The 2003 story continues, “According to the committee report, school officials received daily complaints from the occupants of Head O’ Meadow School that it was either too hot or too cold in the building. Built in 1977 with air conditioning and non-screened windows for fire egress (and, as it turned out, insect access), the committee recommends that a $3.2 million long-term improvement plan be applied. The HVAC system, close to the end of its useful life, will be replaced.

“Hawley School, built in 1921, with an attached section constructed in 1948, has generated complaints of uneven heat, lack of ventilation, and classrooms that are almost unbearably hot in the fall and spring. In addition, the winter brings inconsistent heating that leaves classrooms too warm or too cold. The committee recommends a $2.9 million long-term improvement plan that would replace the 1948 steam boiler, upgrade the 1921 boiler, upgrade the 1948 HV system and air conditioning, upgrade the 1921 HV system and add air conditioning to the 1921-built section.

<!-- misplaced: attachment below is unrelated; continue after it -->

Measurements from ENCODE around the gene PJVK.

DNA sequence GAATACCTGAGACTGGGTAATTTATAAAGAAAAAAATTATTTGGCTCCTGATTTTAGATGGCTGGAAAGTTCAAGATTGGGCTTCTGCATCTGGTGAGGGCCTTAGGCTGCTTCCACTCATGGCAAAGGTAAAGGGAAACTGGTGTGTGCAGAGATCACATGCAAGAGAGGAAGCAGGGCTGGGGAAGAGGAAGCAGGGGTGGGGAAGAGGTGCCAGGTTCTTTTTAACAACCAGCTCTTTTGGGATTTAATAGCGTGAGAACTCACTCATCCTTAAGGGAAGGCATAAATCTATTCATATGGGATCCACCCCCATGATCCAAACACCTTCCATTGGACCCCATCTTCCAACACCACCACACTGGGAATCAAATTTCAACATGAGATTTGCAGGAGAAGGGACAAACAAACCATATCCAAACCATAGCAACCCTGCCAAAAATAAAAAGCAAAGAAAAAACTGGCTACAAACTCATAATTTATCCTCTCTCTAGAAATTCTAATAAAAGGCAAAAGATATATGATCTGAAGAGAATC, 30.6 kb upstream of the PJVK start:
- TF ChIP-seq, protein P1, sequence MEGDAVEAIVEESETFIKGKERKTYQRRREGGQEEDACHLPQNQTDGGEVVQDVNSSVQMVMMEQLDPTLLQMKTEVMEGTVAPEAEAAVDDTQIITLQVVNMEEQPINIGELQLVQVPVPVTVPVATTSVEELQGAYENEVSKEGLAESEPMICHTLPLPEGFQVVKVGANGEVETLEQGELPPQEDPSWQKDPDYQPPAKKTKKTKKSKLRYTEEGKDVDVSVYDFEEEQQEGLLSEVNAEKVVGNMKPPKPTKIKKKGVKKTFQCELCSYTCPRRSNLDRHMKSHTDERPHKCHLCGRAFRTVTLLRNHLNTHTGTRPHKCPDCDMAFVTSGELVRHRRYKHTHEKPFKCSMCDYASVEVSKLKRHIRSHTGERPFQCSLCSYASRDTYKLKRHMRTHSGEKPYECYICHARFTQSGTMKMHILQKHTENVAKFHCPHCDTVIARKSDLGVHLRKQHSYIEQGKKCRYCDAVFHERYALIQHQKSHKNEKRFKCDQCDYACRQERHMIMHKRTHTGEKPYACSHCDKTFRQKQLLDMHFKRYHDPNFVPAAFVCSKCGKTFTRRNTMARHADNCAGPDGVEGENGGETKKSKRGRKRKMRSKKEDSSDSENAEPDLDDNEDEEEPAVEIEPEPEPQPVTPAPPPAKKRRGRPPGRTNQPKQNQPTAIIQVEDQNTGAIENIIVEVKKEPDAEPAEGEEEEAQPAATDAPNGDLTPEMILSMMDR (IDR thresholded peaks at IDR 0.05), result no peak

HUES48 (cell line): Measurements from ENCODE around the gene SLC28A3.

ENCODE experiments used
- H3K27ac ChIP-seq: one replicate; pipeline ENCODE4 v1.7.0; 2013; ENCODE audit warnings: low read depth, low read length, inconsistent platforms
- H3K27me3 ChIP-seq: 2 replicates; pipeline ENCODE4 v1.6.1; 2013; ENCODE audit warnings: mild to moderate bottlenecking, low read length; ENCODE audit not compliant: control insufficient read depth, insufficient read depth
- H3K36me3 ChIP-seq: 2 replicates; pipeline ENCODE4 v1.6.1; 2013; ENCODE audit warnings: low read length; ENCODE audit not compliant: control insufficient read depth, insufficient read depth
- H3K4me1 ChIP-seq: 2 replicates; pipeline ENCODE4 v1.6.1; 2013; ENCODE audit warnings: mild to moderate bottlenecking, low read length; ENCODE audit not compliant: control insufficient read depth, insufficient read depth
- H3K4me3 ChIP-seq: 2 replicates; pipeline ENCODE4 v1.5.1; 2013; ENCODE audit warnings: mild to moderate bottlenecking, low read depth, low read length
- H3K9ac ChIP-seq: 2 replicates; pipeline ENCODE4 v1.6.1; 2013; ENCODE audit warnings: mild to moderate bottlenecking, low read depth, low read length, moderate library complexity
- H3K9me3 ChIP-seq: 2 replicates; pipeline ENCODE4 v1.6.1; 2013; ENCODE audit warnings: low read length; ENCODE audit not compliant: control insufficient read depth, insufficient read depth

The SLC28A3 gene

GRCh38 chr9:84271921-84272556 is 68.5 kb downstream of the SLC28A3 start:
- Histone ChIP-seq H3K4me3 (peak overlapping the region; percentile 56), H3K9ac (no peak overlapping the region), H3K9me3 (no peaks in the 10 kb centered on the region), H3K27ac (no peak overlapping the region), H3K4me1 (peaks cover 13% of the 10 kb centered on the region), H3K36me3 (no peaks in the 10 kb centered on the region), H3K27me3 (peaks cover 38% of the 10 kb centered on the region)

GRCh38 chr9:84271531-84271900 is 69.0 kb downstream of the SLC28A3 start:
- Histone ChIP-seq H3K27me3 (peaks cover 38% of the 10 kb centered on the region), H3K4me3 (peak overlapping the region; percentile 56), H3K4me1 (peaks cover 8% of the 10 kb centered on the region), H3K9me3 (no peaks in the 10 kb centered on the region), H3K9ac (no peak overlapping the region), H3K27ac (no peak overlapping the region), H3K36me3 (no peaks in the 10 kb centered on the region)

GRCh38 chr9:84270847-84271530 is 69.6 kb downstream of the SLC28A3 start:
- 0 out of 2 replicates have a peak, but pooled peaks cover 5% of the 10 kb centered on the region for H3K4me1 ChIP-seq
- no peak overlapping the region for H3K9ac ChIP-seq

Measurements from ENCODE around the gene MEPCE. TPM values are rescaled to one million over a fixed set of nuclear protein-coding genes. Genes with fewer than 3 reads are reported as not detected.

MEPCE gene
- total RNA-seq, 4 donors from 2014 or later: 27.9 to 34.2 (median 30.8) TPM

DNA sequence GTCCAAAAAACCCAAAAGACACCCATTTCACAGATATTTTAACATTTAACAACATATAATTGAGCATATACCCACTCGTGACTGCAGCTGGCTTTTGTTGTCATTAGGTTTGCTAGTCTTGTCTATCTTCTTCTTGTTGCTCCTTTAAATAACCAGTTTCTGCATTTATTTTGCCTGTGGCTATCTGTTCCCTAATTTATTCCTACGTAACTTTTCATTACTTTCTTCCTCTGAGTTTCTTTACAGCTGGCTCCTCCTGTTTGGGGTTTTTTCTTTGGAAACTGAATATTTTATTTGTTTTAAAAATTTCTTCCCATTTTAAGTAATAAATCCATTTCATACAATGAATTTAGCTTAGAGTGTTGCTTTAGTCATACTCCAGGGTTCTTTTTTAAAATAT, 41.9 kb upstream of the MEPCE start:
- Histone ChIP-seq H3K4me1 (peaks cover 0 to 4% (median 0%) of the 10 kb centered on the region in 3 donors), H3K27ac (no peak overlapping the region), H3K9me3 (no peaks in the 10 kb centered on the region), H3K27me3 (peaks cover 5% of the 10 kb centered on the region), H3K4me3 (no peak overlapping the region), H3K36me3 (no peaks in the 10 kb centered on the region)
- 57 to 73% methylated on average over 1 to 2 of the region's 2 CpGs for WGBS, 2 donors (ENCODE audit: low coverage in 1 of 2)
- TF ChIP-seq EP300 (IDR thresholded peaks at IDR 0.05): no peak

“Newtown Middle School,” the 2003 archive story reads, “built in 1952, is a complicated series of buildings to evaluate. Reconstructions, renovations, and other implementations over the years have added to the school’s architectural complexity. The committee recommends a $3 million minimal cost/benefit scenario involving the replacement of existing steam boilers and piping distribution to hot water system, replacement of ventilation fans, and replacement of AC systems for the administrative area, media center, and computer classrooms.”

The committee also recommended improvements for the original 1956 Sandy Hook School building.

And finally, the 2003 story reads, “Middle Gate School, built in two sections in 1964 and 1993, respectively, has the lowest renovation costs. For $550,000, the committee recommends a minimum cost plan that would involve the replacement of exhaust fans in the cafeteria, gym, and adjacent toilets. In addition, the committee recommends upgrading the controls of computer lab and media center air conditioning.